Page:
Seven good days


MARANA, Ariz. – We learned a few years back while researching a column that WGC-Match Play Championship Wednesday is the best hump day on the PGA Tour for the fans and players.

Round 1 at Dove Mountain gives bracketologist all across America a reason to pay attention to what is normally a dark day on Tour and, as Jonathan Byrd told me years ago, for players the first round is like 32 individual tournaments.

So in honor of “Wild Wednesday” we compiled a list of the best work week in the game.

Monday: Deutsche Bank Championship. The Playoff event is the only scheduled Monday finish on Tour, but this was a surprisingly close race considering that the U.S. Open has made Monday magical (2008 at Torrey Pines) and muddy (2009 at Bethpage) in recent memory.

Tuesday: Verizon Heritage. The Tavistock Cup may have a better marquee and the CVS Charity Classic is always good fun on a classic course (Rhode Island Country Club), but if you really want to make the most of a Tuesday head to Harbor Town, where players are relaxed after a tense week at Augusta National and the party starts with the first practice round.

Wednesday: WGC-Match Play. The field of 64 always has copious amounts of upsets (Tim Clark’s 1-up victory over Vijay Singh would qualify) and drama (Zach Johnson’s 21-hole masterpiece over Francesco Molinari), but the vote was closer than one would think because of the historical significance and legendary participants that play Augusta National’s Par-3 Contest.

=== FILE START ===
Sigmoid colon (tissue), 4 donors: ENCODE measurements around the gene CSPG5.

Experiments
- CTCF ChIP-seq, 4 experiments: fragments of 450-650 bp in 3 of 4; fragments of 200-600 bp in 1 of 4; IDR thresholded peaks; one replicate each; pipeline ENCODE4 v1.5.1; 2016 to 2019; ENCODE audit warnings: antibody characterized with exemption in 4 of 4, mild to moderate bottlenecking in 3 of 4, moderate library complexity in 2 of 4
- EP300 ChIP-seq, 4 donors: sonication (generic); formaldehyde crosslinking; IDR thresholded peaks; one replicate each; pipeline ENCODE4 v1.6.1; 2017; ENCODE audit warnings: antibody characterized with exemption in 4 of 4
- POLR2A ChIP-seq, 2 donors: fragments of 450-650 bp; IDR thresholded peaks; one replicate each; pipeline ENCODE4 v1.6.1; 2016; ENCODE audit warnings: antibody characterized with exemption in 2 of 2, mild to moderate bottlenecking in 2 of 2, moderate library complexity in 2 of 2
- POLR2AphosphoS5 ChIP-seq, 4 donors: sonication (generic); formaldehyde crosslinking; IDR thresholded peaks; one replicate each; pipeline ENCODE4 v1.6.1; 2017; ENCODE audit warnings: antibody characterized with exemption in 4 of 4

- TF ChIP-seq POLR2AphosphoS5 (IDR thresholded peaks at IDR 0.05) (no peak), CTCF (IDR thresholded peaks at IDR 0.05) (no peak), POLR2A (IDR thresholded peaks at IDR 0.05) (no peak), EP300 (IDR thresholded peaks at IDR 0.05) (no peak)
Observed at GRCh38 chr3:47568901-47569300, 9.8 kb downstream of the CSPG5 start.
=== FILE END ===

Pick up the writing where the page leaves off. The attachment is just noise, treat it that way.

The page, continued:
Thursday: British Open. To be honest, any Grand Slam event would qualify here, but because of the amount of daylight in Scotland in July and the size of the field play seems to go on forever and there are always good stories (think, Tom Watson in 2009).

Friday. Children’s Miracle Network Classic. Because Disney is traditionally the final event for players vying to keep their Tour cards and as Friday’s cut approaches the drama far outweighs the magnitude of the event. Simply put, it is reality TV at its best. Special recognition also must be afforded Day 1 at the Ryder Cup when the opening matches normally set the tone for the rest of the week.

Saturday. WGC-Match Play. One would think golf’s “moving day” would offer more options but a quick survey of players, caddies, coaches and managers revealed few Saturday options other than the drama that comes with the Final Four at Dove Mountain.

Sunday. Masters. A few years back more than a few stories claimed that the changes at Augusta National had removed the fun from what had historically been the most volatile, and entertaining, day in the game. That was until last year, when Tiger Woods and Phil Mickelson went out early and captivated the crowd before Angel Cabrera, Kenny Perry and Chad Campbell put on the finishing touches with an extra-frame duel.